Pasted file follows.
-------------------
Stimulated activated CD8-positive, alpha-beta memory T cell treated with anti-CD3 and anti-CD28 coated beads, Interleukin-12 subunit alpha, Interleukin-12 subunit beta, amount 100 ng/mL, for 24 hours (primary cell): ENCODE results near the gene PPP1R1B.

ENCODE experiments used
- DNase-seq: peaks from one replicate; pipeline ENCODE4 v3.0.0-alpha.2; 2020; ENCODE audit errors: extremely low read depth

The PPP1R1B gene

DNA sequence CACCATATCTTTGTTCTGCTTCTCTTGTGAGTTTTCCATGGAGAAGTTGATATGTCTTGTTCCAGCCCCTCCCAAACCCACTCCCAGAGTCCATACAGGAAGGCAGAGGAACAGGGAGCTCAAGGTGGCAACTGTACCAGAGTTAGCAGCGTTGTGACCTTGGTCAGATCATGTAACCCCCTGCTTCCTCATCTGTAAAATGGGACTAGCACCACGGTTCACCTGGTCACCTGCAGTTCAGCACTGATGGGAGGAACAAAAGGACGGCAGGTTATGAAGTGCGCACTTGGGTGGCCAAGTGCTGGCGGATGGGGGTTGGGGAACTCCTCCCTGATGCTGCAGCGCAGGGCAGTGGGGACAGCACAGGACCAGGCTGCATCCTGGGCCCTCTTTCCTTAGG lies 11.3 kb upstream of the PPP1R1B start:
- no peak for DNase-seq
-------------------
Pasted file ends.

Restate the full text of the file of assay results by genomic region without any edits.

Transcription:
Stimulated activated CD8-positive, alpha-beta memory T cell treated with anti-CD3 and anti-CD28 coated beads, Interleukin-12 subunit alpha, Interleukin-12 subunit beta, amount 100 ng/mL, for 24 hours (primary cell): ENCODE results near the gene PPP1R1B.

ENCODE experiments used
- DNase-seq: peaks from one replicate; pipeline ENCODE4 v3.0.0-alpha.2; 2020; ENCODE audit errors: extremely low read depth

The PPP1R1B gene

DNA sequence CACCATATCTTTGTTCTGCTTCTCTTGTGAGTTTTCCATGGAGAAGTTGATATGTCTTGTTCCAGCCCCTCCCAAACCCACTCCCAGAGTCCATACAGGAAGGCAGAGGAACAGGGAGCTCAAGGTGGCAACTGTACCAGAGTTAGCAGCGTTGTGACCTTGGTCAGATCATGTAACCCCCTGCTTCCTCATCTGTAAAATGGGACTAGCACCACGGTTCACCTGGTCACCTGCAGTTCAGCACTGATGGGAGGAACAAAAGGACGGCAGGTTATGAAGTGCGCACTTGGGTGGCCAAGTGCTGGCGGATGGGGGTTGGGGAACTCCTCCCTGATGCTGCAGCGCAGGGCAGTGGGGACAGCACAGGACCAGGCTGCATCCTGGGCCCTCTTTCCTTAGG lies 11.3 kb upstream of the PPP1R1B start:
- no peak for DNase-seq